The price of apartment rents in the Czech Republic has been steadily rising for the past two years, rising by roughly eight percent year-on-year. But the value of the real estate itself is stagnating, because the entire real estate market has slowed down significantly due to the uncertain economic situation and high interest rates. The investment bonanza of past years is gone, at least for the time being. After all, anyone who wants to buy an investment apartment now should look elsewhere in Europe. “The Czech Republic is ranked 16th out of 26 countries in the imaginary ranking of attractiveness,” writes Martin Benroth from the investment company Silverline Real Estate in his commentary.
The days when the Czech Republic was an investment golden opportunity are over, although perhaps not forever. In any case, the prospects here are currently obscured by high interest rates, poor availability of housing and also by no means bright rental yields. More interesting opportunities are currently found in other parts of Central and Eastern Europe, says Martin Benroth. In its text, it draws on the EuroEstate Investment Index 2023 ranking of the investment potential of European countries.
Central and Eastern European countries have been popular destinations for real estate investment in recent years, mainly due to expectations of economic convergence with their Western counterparts and the associated rapid growth in real estate prices. And he came too. Over the past four years, countries in the region have seen price growth of 12 percent per year, almost twice as fast as in Western Europe. But is the investment potential already exhausted? An analysis of European countries tells us that it is not. And that some of the best destinations for investment in residential real estate are still located right in Central Europe.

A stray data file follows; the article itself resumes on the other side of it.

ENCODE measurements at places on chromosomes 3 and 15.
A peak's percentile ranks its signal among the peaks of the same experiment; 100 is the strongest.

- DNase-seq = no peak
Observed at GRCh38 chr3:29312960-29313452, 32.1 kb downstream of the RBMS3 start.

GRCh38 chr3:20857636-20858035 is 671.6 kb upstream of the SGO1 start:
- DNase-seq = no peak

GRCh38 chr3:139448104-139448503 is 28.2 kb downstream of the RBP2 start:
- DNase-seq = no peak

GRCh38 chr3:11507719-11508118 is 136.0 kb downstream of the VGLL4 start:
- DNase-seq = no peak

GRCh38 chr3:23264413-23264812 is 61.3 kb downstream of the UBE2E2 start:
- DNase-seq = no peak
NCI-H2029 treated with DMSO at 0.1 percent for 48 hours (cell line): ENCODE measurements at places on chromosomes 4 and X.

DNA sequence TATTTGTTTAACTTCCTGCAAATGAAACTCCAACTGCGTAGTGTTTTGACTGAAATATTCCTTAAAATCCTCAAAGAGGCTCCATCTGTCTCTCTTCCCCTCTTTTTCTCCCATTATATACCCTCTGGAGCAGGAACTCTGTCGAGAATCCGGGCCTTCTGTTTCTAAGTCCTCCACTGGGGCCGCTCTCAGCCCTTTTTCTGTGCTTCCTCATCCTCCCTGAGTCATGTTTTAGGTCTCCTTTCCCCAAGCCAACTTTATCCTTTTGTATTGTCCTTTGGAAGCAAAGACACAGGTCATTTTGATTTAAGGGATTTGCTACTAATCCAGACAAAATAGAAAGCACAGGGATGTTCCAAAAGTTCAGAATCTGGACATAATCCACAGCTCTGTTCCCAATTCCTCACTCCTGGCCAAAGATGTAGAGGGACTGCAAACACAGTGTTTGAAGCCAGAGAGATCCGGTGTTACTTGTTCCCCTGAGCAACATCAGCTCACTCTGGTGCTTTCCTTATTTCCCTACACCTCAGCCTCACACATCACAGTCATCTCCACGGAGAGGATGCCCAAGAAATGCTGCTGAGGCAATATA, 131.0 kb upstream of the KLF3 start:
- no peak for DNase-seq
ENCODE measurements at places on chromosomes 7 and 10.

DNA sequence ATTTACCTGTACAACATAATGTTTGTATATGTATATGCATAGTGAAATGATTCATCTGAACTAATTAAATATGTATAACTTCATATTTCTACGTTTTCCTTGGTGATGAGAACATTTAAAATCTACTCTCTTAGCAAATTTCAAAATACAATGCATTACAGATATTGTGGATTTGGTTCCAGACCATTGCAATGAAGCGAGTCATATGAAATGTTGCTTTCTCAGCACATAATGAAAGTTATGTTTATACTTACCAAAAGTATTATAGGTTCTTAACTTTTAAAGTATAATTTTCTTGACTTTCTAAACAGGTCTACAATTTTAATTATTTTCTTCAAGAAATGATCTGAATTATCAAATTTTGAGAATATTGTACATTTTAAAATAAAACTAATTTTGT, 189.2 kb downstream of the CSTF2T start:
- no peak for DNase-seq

An investor looking for a suitable location for the purchase of an investment apartment is typically interested in the return on equity, i.e. how much the invested funds will appreciate each year. If we create a model example of an investment in an apartment of the same size and attractiveness in different countries, the return is mainly determined by the local rental yield, the growth of the property value and the cost of financing. If you’re already picking up a calculator, hold on a moment. We have compared the returns across twenty-six European countries for you.
In previous years, the common standard of European countries was double-digit appreciation, often even hitting the 20 percent mark per year. However, the end of the era of cheap money and worsened expectations of further growth in real estate prices have had a strong impact on the appreciation, and we are already predicting double-digit values for only four countries in the ranking. The time for speculative purchases is over and investors can be expected to prefer new acquisitions in countries with high rental yields that help keep the operating income of the investment in positive numbers despite relatively high interest rates.